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People who say it cannot be done should not interrupt those who are doing it. Welcome to From On High.

Tuesday, December 19, 2006

I'll Be Home For Christmas ...

Work brings me to Gettysburg, Pennsylvania this evening. I've a meeting scheduled over near York in the morning.

How many years has it been that I've found myself far away from home the week before Christmas? Often right up until Christmas Eve?

I need to cut this out some day and get a nice office job.

On second thought ....

We Solved The Problem While I Was Sleeping?

The following article originally appeared in the Roanoke Times on Thursday, November 9, 2006

Where did the transportation crisis go?
By Jerry Fuhrman

Now that we've mostly settled the macaca matter once and for all, finally, we can get back to the one crisis that looms largest for all humankind, a problem that, if not dealt with, will most assuredly bring about the destruction of all life on the planet.

No, I'm not referring to the report released last week, the details of which were reported in the Washington Post, that sent shivers down the spines of Red Lobster busboys everywhere, a study that predicted the extinction of the planet's ocean marine species within the next 50 years due to over-harvesting.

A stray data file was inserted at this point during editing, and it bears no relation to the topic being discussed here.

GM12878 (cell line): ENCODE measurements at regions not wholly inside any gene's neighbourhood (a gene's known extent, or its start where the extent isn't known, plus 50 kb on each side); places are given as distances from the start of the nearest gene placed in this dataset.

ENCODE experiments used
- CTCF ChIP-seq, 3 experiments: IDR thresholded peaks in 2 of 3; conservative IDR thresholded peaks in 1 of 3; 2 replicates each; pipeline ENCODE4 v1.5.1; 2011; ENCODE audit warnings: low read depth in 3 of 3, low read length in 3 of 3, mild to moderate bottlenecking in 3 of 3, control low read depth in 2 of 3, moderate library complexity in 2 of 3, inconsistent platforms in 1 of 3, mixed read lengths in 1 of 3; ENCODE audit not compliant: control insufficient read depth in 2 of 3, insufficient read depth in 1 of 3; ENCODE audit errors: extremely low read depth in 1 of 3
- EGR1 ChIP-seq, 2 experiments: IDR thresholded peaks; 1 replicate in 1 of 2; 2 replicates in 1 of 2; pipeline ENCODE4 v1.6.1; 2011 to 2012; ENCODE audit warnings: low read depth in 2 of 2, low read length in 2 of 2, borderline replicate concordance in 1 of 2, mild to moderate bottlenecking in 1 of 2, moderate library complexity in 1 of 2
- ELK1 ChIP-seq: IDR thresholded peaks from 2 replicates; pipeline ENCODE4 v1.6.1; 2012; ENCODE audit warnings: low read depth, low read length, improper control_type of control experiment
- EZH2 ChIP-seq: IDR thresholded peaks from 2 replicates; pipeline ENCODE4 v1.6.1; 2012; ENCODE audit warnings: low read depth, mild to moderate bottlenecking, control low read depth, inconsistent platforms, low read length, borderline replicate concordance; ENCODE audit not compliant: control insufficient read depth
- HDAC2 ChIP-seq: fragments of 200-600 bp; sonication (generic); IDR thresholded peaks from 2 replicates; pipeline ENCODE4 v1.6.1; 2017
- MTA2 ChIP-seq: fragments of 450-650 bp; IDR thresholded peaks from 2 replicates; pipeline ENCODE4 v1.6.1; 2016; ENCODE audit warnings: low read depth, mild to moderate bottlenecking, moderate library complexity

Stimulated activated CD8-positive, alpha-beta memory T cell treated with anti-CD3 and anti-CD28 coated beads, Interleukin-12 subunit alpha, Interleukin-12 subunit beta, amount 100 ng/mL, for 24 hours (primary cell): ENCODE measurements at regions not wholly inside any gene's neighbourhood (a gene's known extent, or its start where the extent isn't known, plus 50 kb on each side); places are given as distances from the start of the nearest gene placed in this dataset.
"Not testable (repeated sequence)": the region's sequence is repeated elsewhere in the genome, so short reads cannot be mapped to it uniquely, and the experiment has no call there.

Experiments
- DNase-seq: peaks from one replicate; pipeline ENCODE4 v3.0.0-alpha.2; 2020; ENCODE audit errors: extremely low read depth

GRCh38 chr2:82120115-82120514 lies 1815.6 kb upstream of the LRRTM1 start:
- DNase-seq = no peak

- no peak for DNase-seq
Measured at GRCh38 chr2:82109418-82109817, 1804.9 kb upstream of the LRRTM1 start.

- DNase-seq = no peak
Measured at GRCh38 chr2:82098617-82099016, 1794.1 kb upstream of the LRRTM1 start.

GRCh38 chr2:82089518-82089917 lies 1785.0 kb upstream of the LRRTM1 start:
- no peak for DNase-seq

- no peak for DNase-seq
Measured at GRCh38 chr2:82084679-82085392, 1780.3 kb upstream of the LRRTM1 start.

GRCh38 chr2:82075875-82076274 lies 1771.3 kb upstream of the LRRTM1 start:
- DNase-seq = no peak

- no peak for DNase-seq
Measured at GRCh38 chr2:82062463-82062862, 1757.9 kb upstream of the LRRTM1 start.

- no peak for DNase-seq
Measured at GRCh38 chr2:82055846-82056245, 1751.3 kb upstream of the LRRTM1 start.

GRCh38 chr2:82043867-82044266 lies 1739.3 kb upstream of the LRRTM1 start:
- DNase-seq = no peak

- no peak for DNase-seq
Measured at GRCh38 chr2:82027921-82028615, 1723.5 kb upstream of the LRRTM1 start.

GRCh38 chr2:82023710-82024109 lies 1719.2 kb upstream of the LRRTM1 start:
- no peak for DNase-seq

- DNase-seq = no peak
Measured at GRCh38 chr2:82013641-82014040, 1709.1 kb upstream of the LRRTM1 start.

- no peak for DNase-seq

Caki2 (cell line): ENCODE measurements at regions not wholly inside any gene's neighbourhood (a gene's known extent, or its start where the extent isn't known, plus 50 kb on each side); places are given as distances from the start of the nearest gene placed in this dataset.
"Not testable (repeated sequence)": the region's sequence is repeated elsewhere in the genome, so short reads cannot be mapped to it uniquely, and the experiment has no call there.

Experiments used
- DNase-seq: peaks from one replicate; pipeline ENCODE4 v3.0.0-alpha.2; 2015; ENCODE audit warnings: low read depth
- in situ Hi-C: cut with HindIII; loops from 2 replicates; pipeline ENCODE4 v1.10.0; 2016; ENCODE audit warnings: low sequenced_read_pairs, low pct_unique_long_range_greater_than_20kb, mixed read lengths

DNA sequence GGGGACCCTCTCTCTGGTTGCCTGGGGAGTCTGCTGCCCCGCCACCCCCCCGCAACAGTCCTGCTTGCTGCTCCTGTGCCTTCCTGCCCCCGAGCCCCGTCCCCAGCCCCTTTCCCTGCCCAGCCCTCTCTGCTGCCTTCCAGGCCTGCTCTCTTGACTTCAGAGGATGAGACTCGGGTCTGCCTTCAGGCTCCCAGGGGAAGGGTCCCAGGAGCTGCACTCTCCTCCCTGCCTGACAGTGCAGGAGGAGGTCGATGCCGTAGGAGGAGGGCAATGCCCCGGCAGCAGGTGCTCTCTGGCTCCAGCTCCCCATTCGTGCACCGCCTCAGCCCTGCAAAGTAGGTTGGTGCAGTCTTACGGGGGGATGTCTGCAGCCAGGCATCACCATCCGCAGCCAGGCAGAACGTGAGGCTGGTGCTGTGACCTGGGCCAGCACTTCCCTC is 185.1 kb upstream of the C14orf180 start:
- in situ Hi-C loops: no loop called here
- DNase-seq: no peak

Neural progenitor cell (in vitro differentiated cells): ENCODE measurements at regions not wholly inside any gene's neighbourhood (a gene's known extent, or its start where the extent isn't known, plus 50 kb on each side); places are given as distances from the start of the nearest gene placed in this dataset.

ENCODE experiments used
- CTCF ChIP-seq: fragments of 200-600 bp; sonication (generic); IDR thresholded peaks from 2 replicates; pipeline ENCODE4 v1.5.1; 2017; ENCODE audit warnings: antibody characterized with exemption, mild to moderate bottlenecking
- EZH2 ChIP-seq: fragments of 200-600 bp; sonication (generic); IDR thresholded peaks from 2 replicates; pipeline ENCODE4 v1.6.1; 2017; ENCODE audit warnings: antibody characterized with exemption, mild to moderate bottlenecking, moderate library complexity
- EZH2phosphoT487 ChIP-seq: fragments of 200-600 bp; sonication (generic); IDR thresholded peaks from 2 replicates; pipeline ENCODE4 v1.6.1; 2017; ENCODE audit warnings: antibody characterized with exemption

And I'm not referring to the worsening global warming crisis that prompts thousands of overpaid and underworked United Nations delegates to be assembling, as you read this, in Nairobi, Kenya, so as to find a solution to the planetary carbon dioxide emissions dilemma. Thousands of delegates. Two weeks. All expenses paid. At luxury hotels. With plenty of adult beverages. Live entertainment. Poolside frivolity. Fun and sun. Stretch limos. Private jets. Gathered together to figure out how to conserve the planet's precious resources. On your dime. A crisis indeed.

Nor am I bringing up the dreadful calamity that is soon to result from Category 5 hurricanes slamming into the Gulf region, as all the experts have predicted. They tell us that the warming temperatures of the oceans will cause shifting weather patterns that will bring ruin, once again, to New Orleans and southern Mississippi. Maybe even before the end of hurricane season, which is fast approaching.

Beyond these imminent catastrophes, there are also brooding crises having to do with E. coli in our spinach and flu bugs in our chickens, medigap and the earnings gap, prophets as cartoon characters and evangelists as immoral characters, and Mel Gibson. Problems, to be sure, of biblical proportions.

None of these troubles, though, holds a candle to what we face currently here in Virginia. Or, to be accurate, what we faced just a few short months ago. A problem that must have corrected itself while we were all distracted, trying to keep up with more important matters like what a macaca is.